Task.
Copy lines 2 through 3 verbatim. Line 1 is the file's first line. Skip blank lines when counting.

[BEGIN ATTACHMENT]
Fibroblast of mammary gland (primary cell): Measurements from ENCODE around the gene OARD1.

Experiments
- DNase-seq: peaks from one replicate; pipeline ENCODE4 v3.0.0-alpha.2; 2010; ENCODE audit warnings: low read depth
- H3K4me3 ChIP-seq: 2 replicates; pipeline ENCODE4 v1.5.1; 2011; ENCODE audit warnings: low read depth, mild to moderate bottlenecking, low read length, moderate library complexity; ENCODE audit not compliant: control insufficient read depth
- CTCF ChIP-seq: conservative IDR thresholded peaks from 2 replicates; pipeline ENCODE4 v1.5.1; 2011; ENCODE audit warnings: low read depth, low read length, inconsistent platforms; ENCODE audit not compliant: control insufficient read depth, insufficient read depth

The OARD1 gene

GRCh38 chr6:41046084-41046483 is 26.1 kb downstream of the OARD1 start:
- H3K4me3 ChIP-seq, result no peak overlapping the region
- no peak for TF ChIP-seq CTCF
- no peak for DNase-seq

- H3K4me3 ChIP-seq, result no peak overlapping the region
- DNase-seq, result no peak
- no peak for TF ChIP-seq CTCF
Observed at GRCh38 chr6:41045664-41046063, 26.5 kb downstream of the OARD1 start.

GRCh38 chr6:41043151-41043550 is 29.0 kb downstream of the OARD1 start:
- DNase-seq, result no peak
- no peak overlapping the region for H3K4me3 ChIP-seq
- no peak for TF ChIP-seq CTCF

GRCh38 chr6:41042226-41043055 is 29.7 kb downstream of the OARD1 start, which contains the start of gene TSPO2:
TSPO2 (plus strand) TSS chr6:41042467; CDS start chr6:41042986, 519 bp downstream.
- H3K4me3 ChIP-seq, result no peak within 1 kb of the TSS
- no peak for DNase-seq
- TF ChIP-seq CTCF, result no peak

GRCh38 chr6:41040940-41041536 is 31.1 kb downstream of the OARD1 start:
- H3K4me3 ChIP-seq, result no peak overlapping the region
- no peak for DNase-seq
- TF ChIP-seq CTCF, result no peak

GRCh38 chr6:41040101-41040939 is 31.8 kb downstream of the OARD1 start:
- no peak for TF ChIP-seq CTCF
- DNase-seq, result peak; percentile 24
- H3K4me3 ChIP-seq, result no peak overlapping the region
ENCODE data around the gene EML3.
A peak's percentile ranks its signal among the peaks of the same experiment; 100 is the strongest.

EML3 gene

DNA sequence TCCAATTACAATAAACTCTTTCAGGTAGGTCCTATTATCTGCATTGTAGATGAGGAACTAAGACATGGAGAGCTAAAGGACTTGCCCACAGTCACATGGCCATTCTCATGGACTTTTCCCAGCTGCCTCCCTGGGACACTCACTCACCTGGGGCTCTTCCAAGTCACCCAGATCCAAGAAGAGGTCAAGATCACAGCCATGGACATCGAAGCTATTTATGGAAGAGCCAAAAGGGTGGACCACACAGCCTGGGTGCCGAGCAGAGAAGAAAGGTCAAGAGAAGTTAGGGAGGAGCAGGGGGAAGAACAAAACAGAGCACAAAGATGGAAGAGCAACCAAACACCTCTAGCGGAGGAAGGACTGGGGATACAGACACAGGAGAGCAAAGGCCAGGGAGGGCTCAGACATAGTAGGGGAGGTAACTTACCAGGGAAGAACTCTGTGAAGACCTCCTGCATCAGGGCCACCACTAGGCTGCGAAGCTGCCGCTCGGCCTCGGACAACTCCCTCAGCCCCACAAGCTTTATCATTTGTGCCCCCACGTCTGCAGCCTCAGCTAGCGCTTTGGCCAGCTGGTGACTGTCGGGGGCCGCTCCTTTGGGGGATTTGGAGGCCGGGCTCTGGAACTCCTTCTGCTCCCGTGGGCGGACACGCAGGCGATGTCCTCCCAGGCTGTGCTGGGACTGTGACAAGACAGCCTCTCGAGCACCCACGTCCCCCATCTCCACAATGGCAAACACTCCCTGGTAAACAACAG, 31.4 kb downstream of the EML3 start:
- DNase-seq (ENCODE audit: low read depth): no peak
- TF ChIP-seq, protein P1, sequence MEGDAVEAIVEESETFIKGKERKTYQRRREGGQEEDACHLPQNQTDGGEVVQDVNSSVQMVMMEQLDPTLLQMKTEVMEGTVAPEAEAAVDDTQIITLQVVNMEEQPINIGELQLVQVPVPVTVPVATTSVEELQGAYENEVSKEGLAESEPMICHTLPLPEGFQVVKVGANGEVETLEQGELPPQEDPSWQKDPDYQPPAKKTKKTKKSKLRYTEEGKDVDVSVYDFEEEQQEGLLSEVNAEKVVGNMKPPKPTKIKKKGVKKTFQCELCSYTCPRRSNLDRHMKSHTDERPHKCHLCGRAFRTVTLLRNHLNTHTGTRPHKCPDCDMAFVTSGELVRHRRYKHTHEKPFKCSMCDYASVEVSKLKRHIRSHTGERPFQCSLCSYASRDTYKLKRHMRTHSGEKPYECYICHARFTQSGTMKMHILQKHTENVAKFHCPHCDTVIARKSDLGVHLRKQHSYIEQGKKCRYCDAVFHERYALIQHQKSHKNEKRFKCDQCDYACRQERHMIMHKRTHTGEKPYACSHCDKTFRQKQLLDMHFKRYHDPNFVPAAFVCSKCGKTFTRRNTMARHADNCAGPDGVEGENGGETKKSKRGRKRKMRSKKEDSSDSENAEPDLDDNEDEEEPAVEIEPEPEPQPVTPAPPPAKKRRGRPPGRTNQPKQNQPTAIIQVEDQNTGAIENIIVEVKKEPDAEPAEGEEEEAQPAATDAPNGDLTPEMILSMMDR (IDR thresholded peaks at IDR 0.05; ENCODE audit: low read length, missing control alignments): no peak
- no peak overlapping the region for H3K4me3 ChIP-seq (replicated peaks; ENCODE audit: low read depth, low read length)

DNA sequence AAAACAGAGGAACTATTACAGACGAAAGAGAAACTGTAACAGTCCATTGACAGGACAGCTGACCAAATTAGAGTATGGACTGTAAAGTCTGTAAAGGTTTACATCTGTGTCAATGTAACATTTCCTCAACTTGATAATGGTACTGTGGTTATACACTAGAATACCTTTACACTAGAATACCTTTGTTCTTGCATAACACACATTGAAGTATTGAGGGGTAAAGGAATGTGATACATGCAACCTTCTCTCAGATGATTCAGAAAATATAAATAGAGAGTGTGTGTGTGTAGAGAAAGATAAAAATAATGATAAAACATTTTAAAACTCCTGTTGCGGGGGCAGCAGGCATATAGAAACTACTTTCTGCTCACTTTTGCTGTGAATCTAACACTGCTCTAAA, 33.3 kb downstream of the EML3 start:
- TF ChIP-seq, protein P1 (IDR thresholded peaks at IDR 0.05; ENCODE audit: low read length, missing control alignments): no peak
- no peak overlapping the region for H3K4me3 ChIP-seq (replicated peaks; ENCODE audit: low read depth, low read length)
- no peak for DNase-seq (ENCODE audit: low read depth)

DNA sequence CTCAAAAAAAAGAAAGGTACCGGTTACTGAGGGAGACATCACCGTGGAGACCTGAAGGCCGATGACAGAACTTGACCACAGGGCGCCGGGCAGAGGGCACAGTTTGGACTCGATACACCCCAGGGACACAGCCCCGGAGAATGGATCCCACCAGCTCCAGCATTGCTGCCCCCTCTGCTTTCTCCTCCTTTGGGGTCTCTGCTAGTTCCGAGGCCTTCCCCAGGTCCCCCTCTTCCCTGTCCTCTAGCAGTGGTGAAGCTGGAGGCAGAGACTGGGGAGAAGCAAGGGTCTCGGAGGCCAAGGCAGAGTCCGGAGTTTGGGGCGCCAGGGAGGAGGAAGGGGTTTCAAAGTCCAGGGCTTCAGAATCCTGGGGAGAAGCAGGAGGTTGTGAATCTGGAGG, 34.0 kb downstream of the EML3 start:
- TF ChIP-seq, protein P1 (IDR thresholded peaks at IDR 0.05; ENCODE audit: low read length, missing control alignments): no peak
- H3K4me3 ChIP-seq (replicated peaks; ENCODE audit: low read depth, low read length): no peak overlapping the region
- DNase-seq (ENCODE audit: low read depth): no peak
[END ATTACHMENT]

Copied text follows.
Experiments
- DNase-seq: peaks from one replicate; pipeline ENCODE4 v3.0.0-alpha.2; 2010; ENCODE audit warnings: low read depth